Saturday, 17 March 2012

Crawl Space welcomes Sophie Hannah

Sophie Hannah is the author of six internationally bestselling psychological thrillers, including Little Face, The Other Half Lives, and Lasting Damage. Her first thriller to be adapted for television, The Point of Rescue, was broadcast on ITV1 last year, under the series title Case Sensitive. In 2004, Sophie won first prize in the Daphne Du Maurier Festival Short Story Competition for her suspense story The Octopus Nest, which is published in her short story collection, The Fantastic Book of Everybody’s Secrets, which I enjoyed reviewing for The Short Review. Sophie’s seventh thriller, Kind of Cruel, is described by the Observer as ‘Cool, calculating and utterly chilling.’

Welcome to Crawl Space, Sophie! Not that this isn’t going to be a high-brow bookish interview, but with the success of Case Sensitive on ITV1 last year, I have to ask: What’s it like being adapted for television?

Fantastic! First of all, it’s flattering that TV people, with all the books in the world to choose from, choose your books to turn into a TV series. And I think ITV and Hat Trick Productions did such a great job with Case Sensitive - I loved it. It was stylish, visually stunning, brilliant cast. Can’t wait for the next one to be on - which will also be called Case Sensitive and is the adaptation of my fourth crime novel The Other Half Lives. It’s probably going to be broadcast May or June.

Q. You’re taking part in two panel sessions at this year’s CrimeFest in Bristol. Before I ask about those, how do you feel about crime festivals in general? Are they fun, or hard work? And have you ever read one of your poems at a crime festival, just to mess with people’s minds? Pessimism for Beginners would be a brilliant choice, I think.

No, I’ve never read a poem at a crime festival, but I once contributed to a panel on Poetry and Crime Fiction at Bouchercon, the American Crime Convention - and the panel was a huge success. I like the festivals - panel discussions are always fun, but any kind of public performance is also hard work because you’re on display - you can’t just slump in a corner. And you can’t delegate - you are the only person who can be you in public!

Q. So, these panel sessions at CrimeFest in May. On Saturday 26th, you’re discussing ‘Crime Fiction as Social Commentary or Entertainment?’ Can you tell us which side you’ll be on, or would that be considered a plot spoiler?

Entertainment first and above all - always. A great story is what every novel needs, the sort with twists and turns that make readers’ hair stand on end, stories with intriguing beginnings and surprising endings. If I feel an author cares less about story than about making a socio-political point, I’m afraid my first reaction is ‘Please bog off with your worthy agenda’.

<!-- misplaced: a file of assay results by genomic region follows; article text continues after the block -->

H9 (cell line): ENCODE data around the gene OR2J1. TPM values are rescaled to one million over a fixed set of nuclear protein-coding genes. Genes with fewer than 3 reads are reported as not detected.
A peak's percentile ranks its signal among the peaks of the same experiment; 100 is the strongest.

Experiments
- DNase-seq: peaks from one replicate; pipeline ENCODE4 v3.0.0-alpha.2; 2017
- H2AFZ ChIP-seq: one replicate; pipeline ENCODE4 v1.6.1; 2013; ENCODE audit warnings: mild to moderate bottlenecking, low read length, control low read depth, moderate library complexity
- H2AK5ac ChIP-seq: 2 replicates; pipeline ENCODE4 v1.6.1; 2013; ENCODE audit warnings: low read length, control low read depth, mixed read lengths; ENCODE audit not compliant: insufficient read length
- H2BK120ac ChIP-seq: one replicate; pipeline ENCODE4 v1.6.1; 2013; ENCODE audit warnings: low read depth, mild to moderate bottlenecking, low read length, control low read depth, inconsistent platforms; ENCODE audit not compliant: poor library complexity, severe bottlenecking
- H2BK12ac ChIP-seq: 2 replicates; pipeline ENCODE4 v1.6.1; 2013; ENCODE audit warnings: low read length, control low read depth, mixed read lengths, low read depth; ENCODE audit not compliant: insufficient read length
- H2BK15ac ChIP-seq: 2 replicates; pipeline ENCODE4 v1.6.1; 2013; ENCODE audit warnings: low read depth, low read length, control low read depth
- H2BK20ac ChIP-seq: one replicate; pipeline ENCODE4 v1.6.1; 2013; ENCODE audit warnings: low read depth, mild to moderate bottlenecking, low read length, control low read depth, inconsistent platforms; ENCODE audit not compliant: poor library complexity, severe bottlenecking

Q. On Sunday’s CrimeFest panel, the topic is ‘Creeping You Out: Psychological Thrillers’. I love to be creeped out. A couple of my favourite thrillers are The Collector by John Fowles, and I by P.D. James. Daphne du Maurier’s short story, Don’t Look Now, also freaked me out. Do you have any favourites?

Some of my recent favourite creepy novels have been Tana French’s Broken Harbour, S J Watson’s Before I Go To Sleep and Gordon Reece’s Mice. Less recent faves include The Deadly Percheron and Devil Take the Blue-Tailed Fly by John Franklin Bardin, and my all-time favourite Wuthering Heights. Some memoirs are also psychologically chilling, for example the stunning House Rules by Rachel Sontag.

Q. At a recent event in Bristol, you gave some excellent advice about knowing when to listen, while keeping your ears open for weapons grade dimwittery (it is a word, I checked). I’d hate any writers to miss out on this advice, so please can you summarise (and even expand) on your point?

When you are an unpublished or struggling new writer, there’s a tendency to feel immensely grateful if any agent or editor shows an interest in you. But not all agents are equally intelligent, and nor are all editors. My advice is, meet your potential agent/editor before committing and try (subtly!) to assess whether they’re clever or a dimwit. Signing up with someone who is too stupid to give you sound editorial advice will do your career more harm than good.

Thanks, Sophie, that was fun. I especially liked, ‘Bog off with your worthy agenda’ and may be using it myself in future. Looking forward to seeing you at CrimeFest.

Sophie Hannah will be at CrimeFest in Bristol on Saturday 26 May and Sunday 27 May. For full details of the programme and to buy tickets, please go here.


Tania Hershman said...

what an excellent interview, thank you Sarah and Sophie! Great advice at the end, Sophie - not something that generally gets talked about in public, that getting an agent, any agent, isn't necessarily the Holy Grail, that it matters which agent. Let's hope dimwittery is avoided!

Sarah Hilary said...

Thanks, Tania, glad you enjoyed it!

Robin at CrimeTimePreview said...

I enjoyed this – Sophie's robust views always make her interesting. I'll definitely catch her panel at Bristol in May.

Sarah Hilary said...

Thanks, Robin. Looking forward to seeing you at CrimeFest!

Rin said...

Great post Sophie and Sarah, very much looking forward to CrimeFest!

Sarah Hilary said...

Thanks, Rin!